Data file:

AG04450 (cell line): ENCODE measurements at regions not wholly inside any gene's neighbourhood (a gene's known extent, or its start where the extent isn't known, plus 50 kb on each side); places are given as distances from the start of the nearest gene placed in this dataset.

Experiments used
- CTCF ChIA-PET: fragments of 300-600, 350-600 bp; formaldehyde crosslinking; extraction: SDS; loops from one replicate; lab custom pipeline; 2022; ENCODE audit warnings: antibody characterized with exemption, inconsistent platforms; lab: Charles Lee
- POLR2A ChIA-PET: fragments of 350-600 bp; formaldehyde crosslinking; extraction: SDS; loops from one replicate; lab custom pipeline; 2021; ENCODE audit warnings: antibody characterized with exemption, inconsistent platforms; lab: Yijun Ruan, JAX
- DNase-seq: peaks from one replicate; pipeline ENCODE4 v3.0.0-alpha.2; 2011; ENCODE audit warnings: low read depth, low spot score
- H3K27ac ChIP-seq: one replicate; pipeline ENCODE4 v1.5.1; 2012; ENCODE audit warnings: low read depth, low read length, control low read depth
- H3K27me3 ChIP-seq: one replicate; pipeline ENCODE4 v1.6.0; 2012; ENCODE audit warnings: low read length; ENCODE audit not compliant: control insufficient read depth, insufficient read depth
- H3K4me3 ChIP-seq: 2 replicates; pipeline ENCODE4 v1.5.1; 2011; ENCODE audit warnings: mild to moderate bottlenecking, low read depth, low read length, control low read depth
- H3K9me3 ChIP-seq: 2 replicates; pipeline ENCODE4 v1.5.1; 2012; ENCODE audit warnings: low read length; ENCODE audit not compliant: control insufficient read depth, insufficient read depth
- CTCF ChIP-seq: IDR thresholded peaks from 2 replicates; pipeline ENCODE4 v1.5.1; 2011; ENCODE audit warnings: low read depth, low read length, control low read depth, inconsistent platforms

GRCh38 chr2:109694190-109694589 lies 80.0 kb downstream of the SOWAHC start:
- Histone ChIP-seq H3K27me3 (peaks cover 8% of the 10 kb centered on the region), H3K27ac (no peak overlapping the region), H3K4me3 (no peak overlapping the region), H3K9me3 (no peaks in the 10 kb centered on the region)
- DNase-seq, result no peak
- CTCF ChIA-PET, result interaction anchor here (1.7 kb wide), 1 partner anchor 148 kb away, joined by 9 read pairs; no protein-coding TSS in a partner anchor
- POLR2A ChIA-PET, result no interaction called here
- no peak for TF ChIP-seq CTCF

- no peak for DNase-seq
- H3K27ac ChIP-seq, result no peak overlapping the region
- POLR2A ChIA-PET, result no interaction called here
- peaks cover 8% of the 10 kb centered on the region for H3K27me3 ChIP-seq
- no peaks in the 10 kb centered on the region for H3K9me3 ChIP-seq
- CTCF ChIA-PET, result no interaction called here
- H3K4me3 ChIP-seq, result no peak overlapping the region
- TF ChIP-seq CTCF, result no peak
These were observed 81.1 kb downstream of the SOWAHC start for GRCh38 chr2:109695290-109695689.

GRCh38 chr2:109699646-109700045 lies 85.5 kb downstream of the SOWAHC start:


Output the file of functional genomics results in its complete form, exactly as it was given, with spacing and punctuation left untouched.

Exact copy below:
AG04450 (cell line): ENCODE measurements at regions not wholly inside any gene's neighbourhood (a gene's known extent, or its start where the extent isn't known, plus 50 kb on each side); places are given as distances from the start of the nearest gene placed in this dataset.

Experiments used
- CTCF ChIA-PET: fragments of 300-600, 350-600 bp; formaldehyde crosslinking; extraction: SDS; loops from one replicate; lab custom pipeline; 2022; ENCODE audit warnings: antibody characterized with exemption, inconsistent platforms; lab: Charles Lee
- POLR2A ChIA-PET: fragments of 350-600 bp; formaldehyde crosslinking; extraction: SDS; loops from one replicate; lab custom pipeline; 2021; ENCODE audit warnings: antibody characterized with exemption, inconsistent platforms; lab: Yijun Ruan, JAX
- DNase-seq: peaks from one replicate; pipeline ENCODE4 v3.0.0-alpha.2; 2011; ENCODE audit warnings: low read depth, low spot score
- H3K27ac ChIP-seq: one replicate; pipeline ENCODE4 v1.5.1; 2012; ENCODE audit warnings: low read depth, low read length, control low read depth
- H3K27me3 ChIP-seq: one replicate; pipeline ENCODE4 v1.6.0; 2012; ENCODE audit warnings: low read length; ENCODE audit not compliant: control insufficient read depth, insufficient read depth
- H3K4me3 ChIP-seq: 2 replicates; pipeline ENCODE4 v1.5.1; 2011; ENCODE audit warnings: mild to moderate bottlenecking, low read depth, low read length, control low read depth
- H3K9me3 ChIP-seq: 2 replicates; pipeline ENCODE4 v1.5.1; 2012; ENCODE audit warnings: low read length; ENCODE audit not compliant: control insufficient read depth, insufficient read depth
- CTCF ChIP-seq: IDR thresholded peaks from 2 replicates; pipeline ENCODE4 v1.5.1; 2011; ENCODE audit warnings: low read depth, low read length, control low read depth, inconsistent platforms

GRCh38 chr2:109694190-109694589 lies 80.0 kb downstream of the SOWAHC start:
- Histone ChIP-seq H3K27me3 (peaks cover 8% of the 10 kb centered on the region), H3K27ac (no peak overlapping the region), H3K4me3 (no peak overlapping the region), H3K9me3 (no peaks in the 10 kb centered on the region)
- DNase-seq, result no peak
- CTCF ChIA-PET, result interaction anchor here (1.7 kb wide), 1 partner anchor 148 kb away, joined by 9 read pairs; no protein-coding TSS in a partner anchor
- POLR2A ChIA-PET, result no interaction called here
- no peak for TF ChIP-seq CTCF

- no peak for DNase-seq
- H3K27ac ChIP-seq, result no peak overlapping the region
- POLR2A ChIA-PET, result no interaction called here
- peaks cover 8% of the 10 kb centered on the region for H3K27me3 ChIP-seq
- no peaks in the 10 kb centered on the region for H3K9me3 ChIP-seq
- CTCF ChIA-PET, result no interaction called here
- H3K4me3 ChIP-seq, result no peak overlapping the region
- TF ChIP-seq CTCF, result no peak
These were observed 81.1 kb downstream of the SOWAHC start for GRCh38 chr2:109695290-109695689.

GRCh38 chr2:109699646-109700045 lies 85.5 kb downstream of the SOWAHC start: